NP: But you remembered Wendy, you got in with 15 seconds starting now.

WR: I have lots of busy lizzies in the garden at the rear of where I live. I have got them in all different colours. You can get them in the most attractive variable shaded petals now, ie pink and white stripes. I actually prefer pink...


NP: Wendy Richard speaking as the whistle went gained that extra point and has increased her lead at the end of the round. Pam Ayres your turn to begin. Fish and chips. Are you a fish and chip fan?

PA: I like fish and chips.

NP: Well then thatís good. Talk on the subject if you can, 60 seconds, starting now.

PA: I like fish and chips. I remember in our village of Stamford-in-the-vale where I was born with my four brothers and one sister, a fish and chip fan used to come of a Thursday evening. It had a chimney sticking out the top and a hatch at the side. But he did not lower the aperture until he had cooked up the fish and chips. And so we used to queue outside, our nostrils breathing in the fragrant curls of steam that escaped and eventually he would fling wide and expose the interior. And we used to beg him for bits of the crispy stuff off the batter Nicholas, you know what I mean? And he also used to offer for sale chocolate covered honeycomb in large chunks, which was exceedingly hard and damaging to the gnashers. But nevertheless we loved it dearly. Also in Glasgow on one occasion I had fish and chips and haggis! And I recall standing in the street eating this unseemly combination...


NP: So Pam Ayres took the subject of fish and chips and kept going for the full 60 seconds without being interrupted. So she not only gets a point for speaking when the whistle went, she gets a bonus point for not being interrupted so you got two.... Just think all that hard work and all you got is two points.

PA: Well I donít mind, itís the triumph, the feeling of triumph!

NP: The fun of participating as well.

PA: Yes!

NP: Well what has happened well is Pam Ayres has moved into second place just behind Wendy Richard and the other two are trailing just a little bit behind her. And whose turn is it to begin, itís Linda Smith. Linda, my school reports, itís in the plural. Will you talk on that subject, 60 seconds, starting now.

LS: My school reports seem to... er, ah... yeah!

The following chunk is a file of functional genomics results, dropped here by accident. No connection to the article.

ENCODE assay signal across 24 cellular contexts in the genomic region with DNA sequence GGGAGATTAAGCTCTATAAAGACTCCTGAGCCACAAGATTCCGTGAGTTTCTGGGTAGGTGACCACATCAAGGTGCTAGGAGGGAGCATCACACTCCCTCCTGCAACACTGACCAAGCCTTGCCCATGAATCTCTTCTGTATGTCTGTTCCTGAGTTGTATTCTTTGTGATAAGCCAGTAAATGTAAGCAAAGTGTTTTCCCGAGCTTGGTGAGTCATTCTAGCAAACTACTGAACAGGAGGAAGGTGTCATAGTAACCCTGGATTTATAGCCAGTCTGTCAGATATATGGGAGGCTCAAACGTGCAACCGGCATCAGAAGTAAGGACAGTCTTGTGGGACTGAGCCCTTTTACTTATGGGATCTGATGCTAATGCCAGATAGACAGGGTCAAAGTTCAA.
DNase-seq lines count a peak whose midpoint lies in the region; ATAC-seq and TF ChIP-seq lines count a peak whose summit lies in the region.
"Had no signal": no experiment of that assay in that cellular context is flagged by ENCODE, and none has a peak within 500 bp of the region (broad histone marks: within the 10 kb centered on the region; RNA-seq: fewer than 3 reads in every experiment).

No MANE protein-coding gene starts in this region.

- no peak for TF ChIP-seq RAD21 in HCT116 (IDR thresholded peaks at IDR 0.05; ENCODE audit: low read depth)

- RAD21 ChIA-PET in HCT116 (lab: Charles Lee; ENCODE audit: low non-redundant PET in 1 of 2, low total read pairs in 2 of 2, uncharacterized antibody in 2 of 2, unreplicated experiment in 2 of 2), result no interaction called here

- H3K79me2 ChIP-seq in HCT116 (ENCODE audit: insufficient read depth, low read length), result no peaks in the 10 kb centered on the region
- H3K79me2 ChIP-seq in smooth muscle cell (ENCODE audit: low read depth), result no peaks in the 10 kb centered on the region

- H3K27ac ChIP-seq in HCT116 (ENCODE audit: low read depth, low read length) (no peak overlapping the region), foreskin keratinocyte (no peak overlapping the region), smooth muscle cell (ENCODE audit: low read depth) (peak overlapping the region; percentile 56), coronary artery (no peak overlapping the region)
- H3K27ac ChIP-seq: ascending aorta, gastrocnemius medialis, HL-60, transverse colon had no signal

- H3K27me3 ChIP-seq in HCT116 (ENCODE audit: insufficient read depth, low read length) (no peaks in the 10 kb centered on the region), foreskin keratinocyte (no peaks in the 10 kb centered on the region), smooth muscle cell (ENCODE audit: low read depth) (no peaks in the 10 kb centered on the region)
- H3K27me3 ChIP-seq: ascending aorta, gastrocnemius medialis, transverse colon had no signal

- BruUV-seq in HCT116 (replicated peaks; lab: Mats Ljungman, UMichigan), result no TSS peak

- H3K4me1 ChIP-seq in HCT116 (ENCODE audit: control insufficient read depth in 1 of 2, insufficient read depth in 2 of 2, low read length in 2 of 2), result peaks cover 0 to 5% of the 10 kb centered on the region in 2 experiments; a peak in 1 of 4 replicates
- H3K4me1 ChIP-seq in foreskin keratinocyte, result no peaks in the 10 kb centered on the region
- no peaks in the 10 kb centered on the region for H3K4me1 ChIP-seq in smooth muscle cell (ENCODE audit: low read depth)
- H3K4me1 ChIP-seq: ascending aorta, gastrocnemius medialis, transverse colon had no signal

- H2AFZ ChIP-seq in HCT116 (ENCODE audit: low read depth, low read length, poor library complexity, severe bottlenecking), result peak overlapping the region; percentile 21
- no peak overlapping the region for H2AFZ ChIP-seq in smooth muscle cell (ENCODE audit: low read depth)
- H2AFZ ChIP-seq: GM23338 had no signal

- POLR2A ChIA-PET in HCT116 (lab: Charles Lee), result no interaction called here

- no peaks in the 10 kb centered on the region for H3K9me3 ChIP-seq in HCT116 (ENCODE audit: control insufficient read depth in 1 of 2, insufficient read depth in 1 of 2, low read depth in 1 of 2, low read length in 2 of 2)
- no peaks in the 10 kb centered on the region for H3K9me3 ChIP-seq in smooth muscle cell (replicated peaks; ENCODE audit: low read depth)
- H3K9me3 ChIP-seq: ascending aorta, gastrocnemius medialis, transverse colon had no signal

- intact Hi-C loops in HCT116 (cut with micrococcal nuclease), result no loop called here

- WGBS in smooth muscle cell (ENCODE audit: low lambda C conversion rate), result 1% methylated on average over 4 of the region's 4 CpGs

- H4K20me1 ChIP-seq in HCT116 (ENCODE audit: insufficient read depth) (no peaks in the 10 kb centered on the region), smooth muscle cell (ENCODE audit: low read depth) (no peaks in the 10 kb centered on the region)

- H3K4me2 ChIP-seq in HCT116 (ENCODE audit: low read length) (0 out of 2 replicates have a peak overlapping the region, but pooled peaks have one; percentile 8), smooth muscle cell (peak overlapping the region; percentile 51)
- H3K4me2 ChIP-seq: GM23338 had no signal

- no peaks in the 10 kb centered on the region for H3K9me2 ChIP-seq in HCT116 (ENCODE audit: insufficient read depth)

NP: Pam Ayres got in first, yes, she erred immediately. There are 57 seconds for my school reports Pam Ayres starting now.

PA: My school reports are noticeable for their absence. I havenít got a single one remaining from my school days which fills me with grief and sorrow of the most intense kind. My belief is that my mother, having six children received so many school reports into the house that they became to her like confetti, and they had no value...


NP: You challenged?

WR: There was a hesitation. But did you say you had as many brothers and sisters when you were queuing up for the fish and chips as you did with the school?

PA: No my mother had had a few more by then!

WR: It was nothing to do with the bloke with the fish and chip van was it?

PA: No I donít think so! He had a ginger moustache!

WR: Oh!

NP: That was fatal was it?

PA: Yeah I think so, yeah!

NP: Yeah Iím afraid you did hesitate there but that was lovely. So fish and chips... no it isnít, itís my school reports. Well I was still caught up in that story with the fish and chips in Glasgow. With the haggis as well! That must have been... I love haggis but not with fish and chips. With my school reports, itís with Wendy and there are 33 seconds available starting now.

WR: Iím ashamed to say my school reports are abysmal. On every one of them it says Wendy could do it better. Or I should try harder. Or...


WR: Or, or! Whatís another word for or?

LS: Um or!

PJ: Harlot!

LS: Otherwise you could say...

WR: Harlot! Hahahahahahahah!

NP: What did you say Peter?

PJ: Harlot!

NP: Thatís another word for it, yes! So Linda yes she was hesitating and my school reports is with you, 21 seconds, starting now.

LS: My school reports have had a marked improvement in my exam results since I left, strangely enough! I donít know why that should be but the kind of comments I used to receive at the end of these documents used to be rather discouraging. Things in the nature of has contributed little to school life, I hope Lindaís attitude improves in the future. Well Iím here to say Mister...


NP: Well Lindaís school reports kept her going until the whistle went and she gained that extra point for doing so. Sheís now in third place just behind Pam Ayres, just ahead of Peter Jones, and Wendy Richard is still in the lead. And Wendy itís your turn to begin. Spectacles. Tell us something about that subject in Just A Minute starting now.

WR: Iím extremely short-sighted and I have to wear spectacles. I have about 10 pairs. I have spectacles in varying shades and colours and most attractive frames. But what does annoy when Iím out wearing my spectacles which are slightly tinted, folks stop you and say "oh trying to hide behind those spectacles, are you?" Does it never occur to folk that people like myself could quite well be short-sighted? Iíve said that twice and none of you have bothered!